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OC Register: Angels’ Austin Warren needs season-ending Tommy John surgery

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ANAHEIM — The bad news for the Angels’ bullpen kept coming Friday, long before the first pitch against the Texas Rangers.

Two days after the club said left-hander Jose Quijada was set to have Tommy John surgery, right-hander Austin Warren learned he would have the same fate. Both pitchers will be lost for a full year, with their surgeries both scheduled to take place on May 17.

Although not as serious, left-hander Aaron Loup went on the injured list on Friday with a right hamstring strain. To take his place in the bullpen, the Angels recalled right-hander Andrew Wantz.

Despite Loup’s early-season struggles, the Angels went into Friday’s game as one of five teams in baseball with an ERA under 3.00. They were one of three teams in the American League West with such a lofty mark, along with the Seattle Mariners and Houston Astros.

“It’s more on the cautious side, but I don’t think it’s much of a big deal,” Loup said. “But we’re kind of not in a situation where I can take three, four days to kind of get it right with where the bullpen is right now. So it’s probably better off to take the IL stint so we can have a full pen for these big divisional games against the Rangers and Astros.”

Loup struggled to participate in the bullpen’s success with an 0-2 record and a 7.00 ERA in 11 appearances (nine innings). In his most recent outing, Thursday in St. Louis, Loup gave up two runs on two hits and a walk in two-thirds of an inning.

“Injuries are never good, obviously, but it might give him a chance to step back and look at whether (his struggles) are machinal, physical,” Manager Phil Nevin said. “But he will be the first to admit that he hasn’t pitched as well as he can, as well as he’s capable of.

“I have to be honest with you, I know the numbers, I know he’s had some ups and downs but I remember this guy as really, really good and it hasn’t been that long ago.”

The Angels hoped Loup and Quijada could have formed a formidable left-handed duo out of the ’pen. Quijada did his part with four early saves and eight consecutive scoreless outings to open the season. But he was crushed for five runs in an outing against the Kansas City Royals on April 22 and gave up a pair of runs last week against the Oakland Athletics.

The news only got worse as an IL stint led to the discovery that he needed Tommy John surgery.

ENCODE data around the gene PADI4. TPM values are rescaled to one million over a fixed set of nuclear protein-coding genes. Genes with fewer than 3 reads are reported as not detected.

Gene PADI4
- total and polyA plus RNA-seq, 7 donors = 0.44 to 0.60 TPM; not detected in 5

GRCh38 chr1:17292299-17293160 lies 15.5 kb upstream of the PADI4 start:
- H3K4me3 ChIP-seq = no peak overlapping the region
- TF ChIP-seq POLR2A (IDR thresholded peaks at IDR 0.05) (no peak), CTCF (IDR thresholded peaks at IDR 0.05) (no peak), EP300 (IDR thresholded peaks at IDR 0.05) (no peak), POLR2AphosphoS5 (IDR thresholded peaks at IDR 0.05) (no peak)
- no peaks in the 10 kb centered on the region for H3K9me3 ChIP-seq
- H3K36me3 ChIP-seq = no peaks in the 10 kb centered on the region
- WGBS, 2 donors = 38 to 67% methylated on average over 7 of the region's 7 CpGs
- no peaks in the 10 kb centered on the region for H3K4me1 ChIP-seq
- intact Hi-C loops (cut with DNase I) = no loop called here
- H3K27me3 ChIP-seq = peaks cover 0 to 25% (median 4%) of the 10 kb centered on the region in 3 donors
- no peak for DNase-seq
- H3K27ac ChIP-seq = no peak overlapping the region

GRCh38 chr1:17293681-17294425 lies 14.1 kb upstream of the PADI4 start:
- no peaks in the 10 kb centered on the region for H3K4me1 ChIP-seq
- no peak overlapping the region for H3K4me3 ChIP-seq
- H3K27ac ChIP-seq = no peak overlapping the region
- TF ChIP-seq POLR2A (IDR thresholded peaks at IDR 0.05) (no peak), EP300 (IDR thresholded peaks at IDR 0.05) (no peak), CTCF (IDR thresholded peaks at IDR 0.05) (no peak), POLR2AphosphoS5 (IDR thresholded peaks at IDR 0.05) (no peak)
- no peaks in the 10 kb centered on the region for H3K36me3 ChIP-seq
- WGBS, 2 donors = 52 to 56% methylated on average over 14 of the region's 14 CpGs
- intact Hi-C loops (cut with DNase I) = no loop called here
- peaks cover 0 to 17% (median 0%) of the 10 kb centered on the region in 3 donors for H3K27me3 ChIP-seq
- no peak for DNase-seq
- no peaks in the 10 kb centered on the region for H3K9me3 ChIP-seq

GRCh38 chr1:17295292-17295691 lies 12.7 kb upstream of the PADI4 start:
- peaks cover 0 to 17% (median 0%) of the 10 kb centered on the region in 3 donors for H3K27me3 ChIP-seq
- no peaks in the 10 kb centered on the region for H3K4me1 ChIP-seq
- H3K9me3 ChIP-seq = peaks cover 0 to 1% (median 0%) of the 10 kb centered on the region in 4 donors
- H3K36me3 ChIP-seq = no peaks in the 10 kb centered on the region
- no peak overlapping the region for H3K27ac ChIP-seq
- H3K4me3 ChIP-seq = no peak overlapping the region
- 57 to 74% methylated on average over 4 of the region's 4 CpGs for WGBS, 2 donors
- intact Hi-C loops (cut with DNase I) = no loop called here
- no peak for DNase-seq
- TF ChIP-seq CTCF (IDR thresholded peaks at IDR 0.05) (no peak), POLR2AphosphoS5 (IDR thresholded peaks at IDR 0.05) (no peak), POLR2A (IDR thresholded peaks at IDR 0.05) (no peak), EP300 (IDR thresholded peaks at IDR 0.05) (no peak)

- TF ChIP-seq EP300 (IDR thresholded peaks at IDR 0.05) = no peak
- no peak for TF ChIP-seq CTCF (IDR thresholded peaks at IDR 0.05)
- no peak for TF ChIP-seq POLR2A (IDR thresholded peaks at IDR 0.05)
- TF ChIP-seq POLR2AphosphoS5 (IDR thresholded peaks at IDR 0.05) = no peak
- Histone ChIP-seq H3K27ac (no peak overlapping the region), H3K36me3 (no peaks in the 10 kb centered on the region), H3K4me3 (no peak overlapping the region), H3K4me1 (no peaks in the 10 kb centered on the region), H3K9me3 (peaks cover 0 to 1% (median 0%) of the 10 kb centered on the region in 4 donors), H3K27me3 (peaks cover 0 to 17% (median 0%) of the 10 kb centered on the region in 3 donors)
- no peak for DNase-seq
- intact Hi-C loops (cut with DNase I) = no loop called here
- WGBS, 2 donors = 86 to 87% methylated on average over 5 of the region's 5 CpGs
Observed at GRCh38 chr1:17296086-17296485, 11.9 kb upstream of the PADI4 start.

“It was a big deal for me and I talked to my wife and she asked how I can take this so level-headed and I said it’s just stuff that happens in baseball,” Quijada said through an interpreter. “I just have to keep my head up high and get ready for the next season.”

Warren said he talked to Quijada on Friday and the two pitchers have vowed to support each other during recovery and push each other during the rehab process.

Warren had seven outings between Triple-A Salt Lake and the Angels, and while he did not feel any discomfort on the mound, persistent elbow soreness after his April 23 outing against the Royals led to his surgery diagnosis.

“It’s tough. I’ve never had any elbow issues,” Warren said. “I was praying every day, hoping it wouldn’t be this. But it is what it is and I will be back in a year. … I wouldn’t say I was surprised. I knew after the first MRI that I had a tear. I went for a second opinion and had a doctor help me make my decision. It made it a lot easier.”


First baseman Jared Walsh continues to move closer to taking live batting practice, but Nevin still doesn’t know when that moment will occur.

Walsh has been out all season while he gets treatment for a neurological issue that caused headaches and insomnia. He has started on-field activities but has not progressed to seeing live pitching.

“He came in today feeling really good and we had a good conversation,” Nevin said. “There are some hurdles that he has to go over in the next few days early next week and I think we can start discussing a little bit of a timetable when we get to that point.”


Nevin said he exchanged texts with Rangers manager Bruce Bochy on Thursday but starting Friday, the good friends became stern competitors.

Bochy was Nevin’s manager in San Diego when the current Angels skipper revived his playing career with 24 home runs in 1999, 31 in 2000 and 41 more in 2001 when he made his only All-Star Game appearance. Nevin hit 156 home runs in seven seasons with the Padres and had an .862 OPS.

Nevin even coached one season under Bochy with San Francisco in 2017.

“I had some good years under him and I feel like I owe him a lot,” Nevin said Friday. “We’ve become good friends since my retirement and obviously we both do the same job now. But it will always be somebody I look up to, 100 percent.”


Rangers (RHP Nathan Eovaldi, 3-2, 3.93) at Angels (LHP Reid Detmers, 0-2, 4.85), Saturday, 6:07 p.m., Bally Sports West, 830 AM

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